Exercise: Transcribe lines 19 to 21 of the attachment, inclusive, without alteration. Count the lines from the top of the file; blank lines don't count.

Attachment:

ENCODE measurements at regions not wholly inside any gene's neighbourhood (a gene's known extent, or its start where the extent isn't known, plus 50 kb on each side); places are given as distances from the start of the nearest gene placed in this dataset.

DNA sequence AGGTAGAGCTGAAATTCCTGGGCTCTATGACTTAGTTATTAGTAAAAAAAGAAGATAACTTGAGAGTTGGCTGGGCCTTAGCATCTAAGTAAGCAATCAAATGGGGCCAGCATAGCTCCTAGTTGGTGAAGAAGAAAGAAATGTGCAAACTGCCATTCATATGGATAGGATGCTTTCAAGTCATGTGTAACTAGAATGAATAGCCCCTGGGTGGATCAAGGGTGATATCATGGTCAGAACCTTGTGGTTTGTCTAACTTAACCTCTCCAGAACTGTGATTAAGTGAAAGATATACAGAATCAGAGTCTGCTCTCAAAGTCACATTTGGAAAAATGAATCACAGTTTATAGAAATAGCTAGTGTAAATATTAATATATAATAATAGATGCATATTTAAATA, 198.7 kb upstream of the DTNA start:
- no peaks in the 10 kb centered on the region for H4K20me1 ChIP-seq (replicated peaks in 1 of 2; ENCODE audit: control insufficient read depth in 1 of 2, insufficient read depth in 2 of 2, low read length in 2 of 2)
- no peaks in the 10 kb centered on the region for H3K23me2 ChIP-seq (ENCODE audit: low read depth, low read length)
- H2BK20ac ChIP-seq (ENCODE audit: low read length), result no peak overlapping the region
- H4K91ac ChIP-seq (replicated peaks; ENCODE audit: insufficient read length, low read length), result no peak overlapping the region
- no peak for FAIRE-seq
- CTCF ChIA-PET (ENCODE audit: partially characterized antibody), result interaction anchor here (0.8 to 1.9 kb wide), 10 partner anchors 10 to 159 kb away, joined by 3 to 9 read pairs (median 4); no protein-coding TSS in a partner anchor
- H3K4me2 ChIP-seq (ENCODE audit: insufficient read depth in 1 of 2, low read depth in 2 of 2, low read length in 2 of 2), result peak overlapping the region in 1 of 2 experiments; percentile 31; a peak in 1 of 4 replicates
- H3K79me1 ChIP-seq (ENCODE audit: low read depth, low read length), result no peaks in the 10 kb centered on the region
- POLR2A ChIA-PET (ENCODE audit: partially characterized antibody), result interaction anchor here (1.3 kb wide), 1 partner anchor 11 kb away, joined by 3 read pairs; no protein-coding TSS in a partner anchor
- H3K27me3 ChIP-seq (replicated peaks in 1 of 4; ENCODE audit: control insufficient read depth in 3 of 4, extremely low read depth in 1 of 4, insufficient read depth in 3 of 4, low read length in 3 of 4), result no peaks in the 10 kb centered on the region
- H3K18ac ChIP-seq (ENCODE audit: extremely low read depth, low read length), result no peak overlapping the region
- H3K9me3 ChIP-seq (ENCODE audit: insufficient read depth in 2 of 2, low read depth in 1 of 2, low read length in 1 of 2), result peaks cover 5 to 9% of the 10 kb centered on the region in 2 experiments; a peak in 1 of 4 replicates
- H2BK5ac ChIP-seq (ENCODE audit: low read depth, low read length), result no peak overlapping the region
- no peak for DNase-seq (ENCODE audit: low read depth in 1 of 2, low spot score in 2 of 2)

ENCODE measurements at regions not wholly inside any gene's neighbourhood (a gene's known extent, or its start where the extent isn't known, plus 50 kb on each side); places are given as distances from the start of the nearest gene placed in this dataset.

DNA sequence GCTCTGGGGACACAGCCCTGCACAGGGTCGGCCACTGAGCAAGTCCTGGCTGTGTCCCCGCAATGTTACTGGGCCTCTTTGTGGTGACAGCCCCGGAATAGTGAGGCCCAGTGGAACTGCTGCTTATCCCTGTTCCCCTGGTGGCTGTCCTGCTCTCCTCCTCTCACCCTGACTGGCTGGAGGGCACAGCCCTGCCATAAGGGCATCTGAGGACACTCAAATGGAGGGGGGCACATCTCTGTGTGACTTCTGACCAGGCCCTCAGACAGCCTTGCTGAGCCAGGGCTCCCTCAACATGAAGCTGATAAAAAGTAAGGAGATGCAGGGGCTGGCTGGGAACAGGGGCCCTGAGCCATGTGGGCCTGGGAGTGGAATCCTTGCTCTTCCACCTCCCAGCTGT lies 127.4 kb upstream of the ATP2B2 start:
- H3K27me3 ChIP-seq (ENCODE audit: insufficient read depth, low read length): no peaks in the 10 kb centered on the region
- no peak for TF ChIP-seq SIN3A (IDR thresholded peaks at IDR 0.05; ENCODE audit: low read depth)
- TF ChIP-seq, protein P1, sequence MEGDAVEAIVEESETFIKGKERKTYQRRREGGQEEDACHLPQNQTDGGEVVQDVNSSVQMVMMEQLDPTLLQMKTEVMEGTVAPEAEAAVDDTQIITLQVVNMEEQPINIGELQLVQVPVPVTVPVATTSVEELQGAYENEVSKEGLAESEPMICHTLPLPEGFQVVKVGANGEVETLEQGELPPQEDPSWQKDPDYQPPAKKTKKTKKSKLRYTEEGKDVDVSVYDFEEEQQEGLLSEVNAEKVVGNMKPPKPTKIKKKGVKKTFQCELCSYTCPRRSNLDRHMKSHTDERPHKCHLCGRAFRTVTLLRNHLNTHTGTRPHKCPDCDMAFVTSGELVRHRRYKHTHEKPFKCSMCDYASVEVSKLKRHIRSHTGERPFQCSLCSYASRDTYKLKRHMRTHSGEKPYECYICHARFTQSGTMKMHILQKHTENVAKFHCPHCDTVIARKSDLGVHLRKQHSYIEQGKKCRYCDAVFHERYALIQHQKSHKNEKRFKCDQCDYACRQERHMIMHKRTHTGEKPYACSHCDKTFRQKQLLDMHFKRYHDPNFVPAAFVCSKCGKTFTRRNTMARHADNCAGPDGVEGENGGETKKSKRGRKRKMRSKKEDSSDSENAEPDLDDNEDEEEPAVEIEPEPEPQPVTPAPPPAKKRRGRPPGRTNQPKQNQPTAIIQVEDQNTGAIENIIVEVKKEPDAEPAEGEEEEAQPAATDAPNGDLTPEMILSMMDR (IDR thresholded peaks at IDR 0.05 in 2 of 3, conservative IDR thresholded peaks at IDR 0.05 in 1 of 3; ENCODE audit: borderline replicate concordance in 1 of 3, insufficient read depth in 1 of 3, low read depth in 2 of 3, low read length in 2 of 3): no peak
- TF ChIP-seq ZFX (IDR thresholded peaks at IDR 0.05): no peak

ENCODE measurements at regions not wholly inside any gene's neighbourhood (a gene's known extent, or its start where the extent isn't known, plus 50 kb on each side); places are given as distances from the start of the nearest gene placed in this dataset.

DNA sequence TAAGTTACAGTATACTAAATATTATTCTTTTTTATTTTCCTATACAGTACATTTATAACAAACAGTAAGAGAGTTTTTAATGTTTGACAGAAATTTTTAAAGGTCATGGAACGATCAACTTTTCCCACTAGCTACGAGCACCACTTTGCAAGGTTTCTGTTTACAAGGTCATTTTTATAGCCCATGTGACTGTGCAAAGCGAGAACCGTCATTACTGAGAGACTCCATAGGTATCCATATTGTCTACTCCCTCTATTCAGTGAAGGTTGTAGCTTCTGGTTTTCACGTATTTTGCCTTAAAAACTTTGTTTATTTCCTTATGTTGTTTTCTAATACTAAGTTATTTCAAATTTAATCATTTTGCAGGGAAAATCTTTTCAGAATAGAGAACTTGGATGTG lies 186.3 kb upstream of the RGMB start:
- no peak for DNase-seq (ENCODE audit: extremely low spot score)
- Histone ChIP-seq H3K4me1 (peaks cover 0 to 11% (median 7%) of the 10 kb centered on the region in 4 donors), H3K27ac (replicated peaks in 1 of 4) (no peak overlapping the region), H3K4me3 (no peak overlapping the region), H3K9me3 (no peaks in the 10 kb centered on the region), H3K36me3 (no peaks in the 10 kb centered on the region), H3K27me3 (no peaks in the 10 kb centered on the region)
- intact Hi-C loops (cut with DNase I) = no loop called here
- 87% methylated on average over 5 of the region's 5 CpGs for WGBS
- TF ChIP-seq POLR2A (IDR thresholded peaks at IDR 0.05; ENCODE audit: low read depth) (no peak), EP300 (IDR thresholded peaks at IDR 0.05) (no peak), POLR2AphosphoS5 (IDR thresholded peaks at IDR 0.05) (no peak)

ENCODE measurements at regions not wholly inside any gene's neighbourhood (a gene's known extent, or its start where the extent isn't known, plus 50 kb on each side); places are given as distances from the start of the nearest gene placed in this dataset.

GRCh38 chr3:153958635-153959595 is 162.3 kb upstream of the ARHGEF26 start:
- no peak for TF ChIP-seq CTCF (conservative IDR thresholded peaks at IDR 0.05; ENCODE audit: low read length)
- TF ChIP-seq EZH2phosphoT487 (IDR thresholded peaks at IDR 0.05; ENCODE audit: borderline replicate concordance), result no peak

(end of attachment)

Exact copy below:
- H3K27me3 ChIP-seq (ENCODE audit: insufficient read depth, low read length): no peaks in the 10 kb centered on the region
- no peak for TF ChIP-seq SIN3A (IDR thresholded peaks at IDR 0.05; ENCODE audit: low read depth)
- TF ChIP-seq, protein P1, sequence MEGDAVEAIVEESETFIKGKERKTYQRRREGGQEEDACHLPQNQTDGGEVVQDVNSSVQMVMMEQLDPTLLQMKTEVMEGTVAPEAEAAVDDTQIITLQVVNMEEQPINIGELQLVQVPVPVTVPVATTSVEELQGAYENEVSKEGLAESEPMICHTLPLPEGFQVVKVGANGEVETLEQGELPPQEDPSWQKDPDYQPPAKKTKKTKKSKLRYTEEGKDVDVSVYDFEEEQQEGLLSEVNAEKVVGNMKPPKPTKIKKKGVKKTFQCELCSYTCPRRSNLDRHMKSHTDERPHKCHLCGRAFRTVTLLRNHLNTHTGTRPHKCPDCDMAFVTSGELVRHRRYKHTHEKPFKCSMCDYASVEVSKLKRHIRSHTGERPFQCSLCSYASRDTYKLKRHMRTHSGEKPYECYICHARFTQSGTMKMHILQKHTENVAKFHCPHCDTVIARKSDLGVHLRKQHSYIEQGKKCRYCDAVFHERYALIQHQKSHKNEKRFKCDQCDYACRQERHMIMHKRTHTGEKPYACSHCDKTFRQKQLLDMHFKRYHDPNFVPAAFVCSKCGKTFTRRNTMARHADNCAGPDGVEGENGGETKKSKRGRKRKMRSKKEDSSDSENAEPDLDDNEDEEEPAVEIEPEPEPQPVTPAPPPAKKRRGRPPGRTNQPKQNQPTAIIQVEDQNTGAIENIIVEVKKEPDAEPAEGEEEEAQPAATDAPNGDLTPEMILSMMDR (IDR thresholded peaks at IDR 0.05 in 2 of 3, conservative IDR thresholded peaks at IDR 0.05 in 1 of 3; ENCODE audit: borderline replicate concordance in 1 of 3, insufficient read depth in 1 of 3, low read depth in 2 of 3, low read length in 2 of 3): no peak